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‘The Law is an Ass’ Adedokun curates breakfast’ tales 

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Literature

‘The Law is an Ass’ Adedokun curates breakfast’ tales 

A review of Niran Adedokun’s ‘The Law is an Ass’. Narrative Landscape Press; 2021

Writer, public relations practitioner and lawyer Niran Adedokun released ‘The Law is an Ass’, a collection of short stories published by Narrative Landscape Press in 2021. The Grammy award-winning artist Burna Boy (Damini Ogulu) released his single, ‘Last Last’ in May 2022. Both creative works, however, have one thing in common: ‘breakfast’. If you do not know, ‘breakfast’ in Nigeria’s street lingo means heartbreak.

While Burna Boy soulfully laments his heartbreak in the famous number this way: “E don cast/Last, last/Na everybody go chop breakfast/ Have to say bye-bye, oh/Bye-bye, oh/ To the love of my life”, it’s the characters in Adedokun’s anthology of nine stories that experience heartbreaks in various forms.

But the worst would appear to be the main protagonist, Ladi, in the collection’s first story, ‘From Dubai with Love’. Like Ian Fleming’s ‘From Russia, With Love’ where the Soviet counterintelligence agency, SMERSH, treacherously dealt with James Bond, it is Ladi’s wife of 10 years, Remi and his best friend and benefactor, Adams, who deal him a bad hand. His plight is one that no man should ever experience. Sadly, his won’t be the last as socio-economic pressures continue to bring out unfathomable cruelty in people who previously professed undying love for each other.

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Niran Adedokun

Daniel, the main protagonist in ‘Right from the Cradle’, got his version of breakfast from the Oyide family he tried to show kindness. But then, maybe he would have avoided his fate if he had controlled his libido and let the family’s 17-year-old daughter, Ochuko, who grew right up in his presence alone. Ochuko’s taciturn but deadly father set a trap with the beautiful lass, and he fell. He was played and then served breakfast.

The third story, ‘Just like a flash,’ is about getting one’s just desserts like Halima, the young thief, did. Sadly, her plight left her friend disconsolate. The title story, the fourth in the collection, is also about heartbreaks and cautions about hubris. The young lawyer Alade’s arrogance and conceit proved deadly for himself and his client, Alhaji Mukthar.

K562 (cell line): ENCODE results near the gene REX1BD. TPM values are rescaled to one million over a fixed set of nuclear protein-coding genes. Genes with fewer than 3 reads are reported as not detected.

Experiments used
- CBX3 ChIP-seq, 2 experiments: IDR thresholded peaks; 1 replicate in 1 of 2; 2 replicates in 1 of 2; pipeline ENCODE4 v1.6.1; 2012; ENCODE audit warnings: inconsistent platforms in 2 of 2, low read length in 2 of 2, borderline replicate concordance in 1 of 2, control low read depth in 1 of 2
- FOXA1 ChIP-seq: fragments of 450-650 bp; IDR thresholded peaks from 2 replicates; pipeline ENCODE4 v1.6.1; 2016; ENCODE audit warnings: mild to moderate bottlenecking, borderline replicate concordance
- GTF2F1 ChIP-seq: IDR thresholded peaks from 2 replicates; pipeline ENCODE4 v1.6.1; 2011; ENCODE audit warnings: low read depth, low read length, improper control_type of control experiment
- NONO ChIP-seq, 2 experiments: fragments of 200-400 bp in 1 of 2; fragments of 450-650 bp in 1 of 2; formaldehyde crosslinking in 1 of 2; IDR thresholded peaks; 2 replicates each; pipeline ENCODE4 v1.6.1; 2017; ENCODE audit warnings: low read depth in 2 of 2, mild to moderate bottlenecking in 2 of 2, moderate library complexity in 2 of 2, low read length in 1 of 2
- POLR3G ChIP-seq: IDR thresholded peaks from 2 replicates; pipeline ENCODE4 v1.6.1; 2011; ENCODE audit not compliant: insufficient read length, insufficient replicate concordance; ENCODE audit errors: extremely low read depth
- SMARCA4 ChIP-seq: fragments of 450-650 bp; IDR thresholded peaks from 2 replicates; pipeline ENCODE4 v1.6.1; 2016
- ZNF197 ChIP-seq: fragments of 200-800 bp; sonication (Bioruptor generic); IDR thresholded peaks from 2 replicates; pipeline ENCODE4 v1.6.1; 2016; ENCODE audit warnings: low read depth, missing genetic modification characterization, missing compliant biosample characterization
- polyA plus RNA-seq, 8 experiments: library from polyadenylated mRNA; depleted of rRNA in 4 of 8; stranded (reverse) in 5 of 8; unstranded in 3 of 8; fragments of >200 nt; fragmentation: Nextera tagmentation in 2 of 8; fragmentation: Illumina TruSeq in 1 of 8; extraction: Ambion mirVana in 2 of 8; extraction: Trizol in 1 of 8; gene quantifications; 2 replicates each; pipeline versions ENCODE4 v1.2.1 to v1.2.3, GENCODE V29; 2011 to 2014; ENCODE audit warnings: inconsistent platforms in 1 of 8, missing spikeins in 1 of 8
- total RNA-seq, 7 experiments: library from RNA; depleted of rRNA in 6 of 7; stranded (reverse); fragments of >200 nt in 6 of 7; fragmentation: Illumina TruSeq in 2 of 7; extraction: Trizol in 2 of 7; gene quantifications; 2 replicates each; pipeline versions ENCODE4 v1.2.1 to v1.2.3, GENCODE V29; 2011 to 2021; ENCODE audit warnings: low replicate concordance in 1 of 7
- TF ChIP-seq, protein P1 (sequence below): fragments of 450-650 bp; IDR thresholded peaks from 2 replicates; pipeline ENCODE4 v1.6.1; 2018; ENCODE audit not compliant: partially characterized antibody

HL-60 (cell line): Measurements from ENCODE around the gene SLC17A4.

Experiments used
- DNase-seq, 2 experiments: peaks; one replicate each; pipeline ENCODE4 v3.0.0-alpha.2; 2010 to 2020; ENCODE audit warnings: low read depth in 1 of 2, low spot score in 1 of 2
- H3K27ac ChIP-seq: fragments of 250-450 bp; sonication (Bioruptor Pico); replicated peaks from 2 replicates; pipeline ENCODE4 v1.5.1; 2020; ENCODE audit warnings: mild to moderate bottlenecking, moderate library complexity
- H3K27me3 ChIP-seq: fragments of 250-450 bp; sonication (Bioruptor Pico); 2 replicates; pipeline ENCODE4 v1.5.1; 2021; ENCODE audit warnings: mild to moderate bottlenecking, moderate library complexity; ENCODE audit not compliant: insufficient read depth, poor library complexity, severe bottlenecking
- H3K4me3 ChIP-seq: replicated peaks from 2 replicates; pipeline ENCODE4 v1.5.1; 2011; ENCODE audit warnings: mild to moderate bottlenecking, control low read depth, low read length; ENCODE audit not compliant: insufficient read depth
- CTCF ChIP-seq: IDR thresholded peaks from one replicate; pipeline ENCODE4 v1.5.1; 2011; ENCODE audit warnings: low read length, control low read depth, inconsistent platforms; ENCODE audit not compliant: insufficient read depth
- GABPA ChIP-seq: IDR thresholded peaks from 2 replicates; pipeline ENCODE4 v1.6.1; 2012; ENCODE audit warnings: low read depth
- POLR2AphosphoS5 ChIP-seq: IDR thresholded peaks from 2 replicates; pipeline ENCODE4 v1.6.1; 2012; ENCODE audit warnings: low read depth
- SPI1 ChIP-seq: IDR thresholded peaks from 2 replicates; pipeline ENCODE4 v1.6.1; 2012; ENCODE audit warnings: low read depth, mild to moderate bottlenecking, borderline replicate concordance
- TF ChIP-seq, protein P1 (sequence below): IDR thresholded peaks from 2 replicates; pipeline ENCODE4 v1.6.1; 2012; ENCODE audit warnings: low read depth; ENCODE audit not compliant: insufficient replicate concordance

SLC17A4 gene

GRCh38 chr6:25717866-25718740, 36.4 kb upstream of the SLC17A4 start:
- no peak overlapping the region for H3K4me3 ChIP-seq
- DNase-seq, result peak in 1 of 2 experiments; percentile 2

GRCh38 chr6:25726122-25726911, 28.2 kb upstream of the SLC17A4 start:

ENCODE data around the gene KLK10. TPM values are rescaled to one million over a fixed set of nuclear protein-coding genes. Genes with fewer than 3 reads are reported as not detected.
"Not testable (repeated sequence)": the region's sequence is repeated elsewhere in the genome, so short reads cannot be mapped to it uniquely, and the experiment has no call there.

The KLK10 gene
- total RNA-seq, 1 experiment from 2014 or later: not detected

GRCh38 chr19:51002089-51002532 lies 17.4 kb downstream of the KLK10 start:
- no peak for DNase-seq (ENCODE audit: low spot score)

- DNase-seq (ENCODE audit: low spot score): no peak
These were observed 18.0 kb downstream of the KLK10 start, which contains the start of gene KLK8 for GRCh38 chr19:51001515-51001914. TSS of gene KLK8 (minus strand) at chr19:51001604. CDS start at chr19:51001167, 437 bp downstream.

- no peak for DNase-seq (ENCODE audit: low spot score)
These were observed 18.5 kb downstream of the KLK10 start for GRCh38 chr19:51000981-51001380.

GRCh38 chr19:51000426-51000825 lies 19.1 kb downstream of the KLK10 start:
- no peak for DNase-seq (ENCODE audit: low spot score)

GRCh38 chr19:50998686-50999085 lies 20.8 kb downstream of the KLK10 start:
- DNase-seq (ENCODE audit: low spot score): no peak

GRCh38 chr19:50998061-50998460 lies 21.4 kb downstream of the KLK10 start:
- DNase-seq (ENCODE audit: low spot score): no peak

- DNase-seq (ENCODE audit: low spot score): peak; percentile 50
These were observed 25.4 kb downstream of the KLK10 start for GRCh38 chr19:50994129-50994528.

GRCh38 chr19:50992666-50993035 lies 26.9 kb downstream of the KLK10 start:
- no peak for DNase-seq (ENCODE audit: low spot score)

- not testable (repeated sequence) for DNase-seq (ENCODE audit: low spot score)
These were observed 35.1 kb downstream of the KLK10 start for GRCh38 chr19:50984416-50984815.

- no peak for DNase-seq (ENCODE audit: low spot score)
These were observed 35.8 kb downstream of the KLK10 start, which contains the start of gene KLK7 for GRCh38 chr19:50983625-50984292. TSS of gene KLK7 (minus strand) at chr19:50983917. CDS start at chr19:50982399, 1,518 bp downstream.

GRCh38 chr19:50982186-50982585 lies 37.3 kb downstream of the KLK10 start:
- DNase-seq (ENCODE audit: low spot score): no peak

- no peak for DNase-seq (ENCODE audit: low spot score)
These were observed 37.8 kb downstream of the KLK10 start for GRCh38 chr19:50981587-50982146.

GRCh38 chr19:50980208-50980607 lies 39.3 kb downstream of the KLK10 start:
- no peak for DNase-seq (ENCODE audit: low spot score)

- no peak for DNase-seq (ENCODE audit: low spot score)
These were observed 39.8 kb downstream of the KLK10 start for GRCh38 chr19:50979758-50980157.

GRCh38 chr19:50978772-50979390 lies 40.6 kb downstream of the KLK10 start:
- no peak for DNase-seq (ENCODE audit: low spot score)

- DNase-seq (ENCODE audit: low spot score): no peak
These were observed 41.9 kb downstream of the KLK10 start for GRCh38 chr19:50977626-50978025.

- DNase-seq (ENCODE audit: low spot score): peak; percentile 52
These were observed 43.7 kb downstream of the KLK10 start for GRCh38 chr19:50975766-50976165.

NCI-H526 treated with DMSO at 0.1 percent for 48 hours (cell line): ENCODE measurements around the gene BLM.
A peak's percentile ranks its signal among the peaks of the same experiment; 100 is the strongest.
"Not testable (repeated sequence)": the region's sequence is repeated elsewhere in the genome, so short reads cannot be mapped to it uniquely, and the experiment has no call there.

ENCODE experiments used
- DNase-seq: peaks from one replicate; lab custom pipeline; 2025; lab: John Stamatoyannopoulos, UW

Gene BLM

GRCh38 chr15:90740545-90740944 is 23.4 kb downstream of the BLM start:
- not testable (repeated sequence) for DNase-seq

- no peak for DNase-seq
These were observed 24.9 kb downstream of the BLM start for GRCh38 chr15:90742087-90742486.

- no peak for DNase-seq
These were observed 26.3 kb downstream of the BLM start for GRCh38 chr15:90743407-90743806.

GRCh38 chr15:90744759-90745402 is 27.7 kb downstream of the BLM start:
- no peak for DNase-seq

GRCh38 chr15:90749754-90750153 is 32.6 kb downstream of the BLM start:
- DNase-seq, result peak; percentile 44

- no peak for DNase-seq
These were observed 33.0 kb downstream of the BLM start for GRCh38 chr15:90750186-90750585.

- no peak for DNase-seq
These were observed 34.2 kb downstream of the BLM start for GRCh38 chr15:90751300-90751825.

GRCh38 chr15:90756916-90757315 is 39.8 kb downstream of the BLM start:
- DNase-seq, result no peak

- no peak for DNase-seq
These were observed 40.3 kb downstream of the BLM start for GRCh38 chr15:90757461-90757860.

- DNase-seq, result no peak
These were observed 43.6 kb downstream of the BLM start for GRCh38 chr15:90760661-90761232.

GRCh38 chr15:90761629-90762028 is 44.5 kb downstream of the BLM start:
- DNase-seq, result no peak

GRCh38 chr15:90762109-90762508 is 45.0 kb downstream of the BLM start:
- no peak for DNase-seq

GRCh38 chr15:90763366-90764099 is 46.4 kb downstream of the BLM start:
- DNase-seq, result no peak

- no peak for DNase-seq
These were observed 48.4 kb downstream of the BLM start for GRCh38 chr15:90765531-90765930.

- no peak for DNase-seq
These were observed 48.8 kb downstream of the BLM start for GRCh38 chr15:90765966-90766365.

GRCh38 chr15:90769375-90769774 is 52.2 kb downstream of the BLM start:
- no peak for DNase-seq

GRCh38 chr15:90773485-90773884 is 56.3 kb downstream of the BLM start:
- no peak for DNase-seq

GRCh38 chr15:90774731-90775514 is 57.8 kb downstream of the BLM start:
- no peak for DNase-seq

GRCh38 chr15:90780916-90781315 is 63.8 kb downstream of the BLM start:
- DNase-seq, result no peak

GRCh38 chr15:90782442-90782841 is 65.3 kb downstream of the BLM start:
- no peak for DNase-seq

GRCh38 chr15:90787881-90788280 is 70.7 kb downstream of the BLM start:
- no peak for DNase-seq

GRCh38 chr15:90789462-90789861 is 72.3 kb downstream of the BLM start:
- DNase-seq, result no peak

In ‘The Money or the Child’, Adedokun Xrays the cruel ways of some members of the Nigerian Police through Kehinde Olawunmi, a hitherto bright boy who lost his soul in his bid to escape from poverty. Initiated into the seedy underbelly of the Police by some seniors, he outshines his mentors in greed and callousness. But unlike in the previous four stories where the protagonists account for their actions or are made to pay, Adedokun lets Olawunmi go free.

The author looks at unhappy marriages and returns somewhat to the breakfast theme in ‘Once Upon a Night’ through Stanley. The latter, out of lust, marries the beautiful and shapely Ada. Sadly, she can’t fulfil all his sexual fantasies, and he carries his cross stoically.

‘Devil’s Table’ shares some similarities with Sidney Sheldon’s ‘Rage of Angels’. While the young female lawyer, Jennifer Parker, crosses to the dark side in Sheldon’s fictional work, Stanley, an upright and crusading journalist, does so in ‘Devil’s Table’ by joining the Governor’s team. All his morality disappeared in the face of previously unimaginable riches; he joined in sharing the proverbial ‘national cake’. His comeuppance was shattering when it came!

The last two stories in ‘The Law is an Ass’ are unfortunate and show Adedokun’s budding gifts as a fiction writer. Though some would make their debut fiction feel-good stories with happy endings, the author resists this temptation and goes for practical narrations that toy with the reader’s emotions. Adeza Usman and Yemisi’s plights are sad but true. May misfortune never be our lot.

Though Adedokun’s turn of phrase might not set the heart racing, all the stories in ‘The Law is an Ass’ are competently treated. They are realistic and relatable. They also reflect issues in Nigerian society that people deal with. The author’s infusion of well-translated Yoruba proverbs in the stories, particularly in ‘From Dubai with Love’ and ‘Right from the Cradle’, is masterful. He acknowledges his friend, the writer Toni Kan in one of the stories, ‘Devil’s Table’ by referencing his ‘The Carnivorous City’. Though slim, ‘The Law is an Ass’ is a good read and a commendable debut effort from the syndicated columnist.

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